Tetsu-to-Hagané
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ONLINE ISSN: 1883-2954
PRINT ISSN: 0021-1575

Tetsu-to-Hagané Vol. 65 (1979), No. 2

  • Overflow Pipe and Partition Plate in Fluidized Bed with Multi-Stages and Multi-Rooms

    pp. 169-175

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    An investigation was carried out to obtain the stabilizing conditions for the flow of solid particles in a continuous fluidized bed both with overflow pipes and partition plates, using a cold model made of glass.
    (1) Amounts of gas introduced into overflow pipe, when l>l'>7.5, qbqmf and qcqmf were given by the following equations.
    In batch operation, In continiuous operation, qb=Qp (d'/D) 2ψb.
    In continiuous operation, qc=Qp (d'/D) 2ψc-Fs (1-εf) ·103
    It was suggested that qc must be nearly equal to qmf in order to maintain the stabilization of gravity flow of solids through the overflow pipe.
    (2) The pressure difference, at a level, between the beds separated by a partition plate was decreased with increasing the height above the gas distributor.
    In order to minimize the height difference in these two beds, the partition plate with a slit at lower level was effective.
    (3) It was suggested that the overall solid mixing behavior in two fluidized rooms, separated by the partition plate with a partially formed moving bed of solid particles, was similar to that expected for two complete mixing stages in series.
  • Fluidization of Iron Ore Particles at High Temperature and Pressure

    pp. 176-184

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    For stable operation of continuous fluidized bed reduction of iron ore at high temperature and pressure, fluidizing conditions of iron ore particles of a wide size distribution were investigated using a fluidized bed model at room temperature.
    At a certain fluidizing velocity it was possible to maintain these iron ore particles of the wide size range at good fluidization, in which the particle size distribution in bed was almost uniform during the continuous operation and the dust from the bed was a little in the amount. On the basis of this suitable fluidizing velocity obtained from the experiment of a cold model, fluidizing velocities corresponding to the change of factors such as temperature, gas composition, and reduction degree of iron ore were calculated.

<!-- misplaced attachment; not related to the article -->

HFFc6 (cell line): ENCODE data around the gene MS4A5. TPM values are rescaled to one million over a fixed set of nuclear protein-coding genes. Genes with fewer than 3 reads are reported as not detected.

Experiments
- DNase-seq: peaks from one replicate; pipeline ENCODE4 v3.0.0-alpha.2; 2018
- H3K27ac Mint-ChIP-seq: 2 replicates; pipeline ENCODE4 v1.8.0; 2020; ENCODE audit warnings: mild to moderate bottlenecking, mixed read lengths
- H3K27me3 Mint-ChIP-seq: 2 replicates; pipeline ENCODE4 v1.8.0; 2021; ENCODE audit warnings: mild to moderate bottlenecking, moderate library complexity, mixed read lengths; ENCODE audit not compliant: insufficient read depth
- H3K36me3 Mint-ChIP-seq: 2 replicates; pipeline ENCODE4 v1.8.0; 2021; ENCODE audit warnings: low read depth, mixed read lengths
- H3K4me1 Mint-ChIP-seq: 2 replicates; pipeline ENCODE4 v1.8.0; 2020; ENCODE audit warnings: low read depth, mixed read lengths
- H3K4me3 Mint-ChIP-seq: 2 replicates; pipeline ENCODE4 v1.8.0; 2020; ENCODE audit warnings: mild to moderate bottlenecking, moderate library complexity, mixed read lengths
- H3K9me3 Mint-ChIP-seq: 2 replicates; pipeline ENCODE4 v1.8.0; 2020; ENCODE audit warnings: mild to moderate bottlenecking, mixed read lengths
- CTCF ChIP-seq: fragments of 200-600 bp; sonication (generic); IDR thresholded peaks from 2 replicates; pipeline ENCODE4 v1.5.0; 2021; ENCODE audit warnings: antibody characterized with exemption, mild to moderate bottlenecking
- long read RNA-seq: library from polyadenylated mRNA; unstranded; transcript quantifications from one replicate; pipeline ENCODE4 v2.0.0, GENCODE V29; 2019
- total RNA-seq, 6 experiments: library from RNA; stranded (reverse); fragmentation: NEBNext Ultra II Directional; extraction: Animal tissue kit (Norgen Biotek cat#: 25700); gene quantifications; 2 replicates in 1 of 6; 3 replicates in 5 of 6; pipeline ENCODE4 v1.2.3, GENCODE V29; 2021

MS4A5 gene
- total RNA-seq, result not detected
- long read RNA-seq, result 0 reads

The controlling method of the flow rate of reducing gas and gas pressure in the reactor in a continuous operation from the start up at room temperature to the steady state at high temperature was devised.
    According to this controlling method, the continuous operation of a pilot plant using nitrogen and hydrogen as fluidizing gas was performed at high temperature and pressure.
  • Operation of Pilot Plant for Fluidized Bed Reduction at High Temperature and Pressure

    pp. 185-194

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    In order to develop a direct reduction process by fluidized bed, experimental operations of a pilot plant were carried out. The plant comprised multiple fluidized beds with both counter current and cross current contacting of ore and gas in a reactor of 25 cm inner diameter.
    The results are summarized as follows.
    1) Stable and sintering-free continuous operation at a maximum temperature of 900°C was carried out, using coarse particles of Hamersley iron ore (16-115 mesh) under pressure of 7 kg/ cm2G; the product of a reduction of above 95% was obtained, the utilization of hydrogen gas was 17%, and productivity was 55 t/m2d.
    2) The distribution of fractional reduction in a fluidized bed was surveyed by magnetic separation of samples obtained from the bed. Reduction rate of particles in the bed was obtained directly from the distribution curve. An operation analysis was made on this information of particle reduction.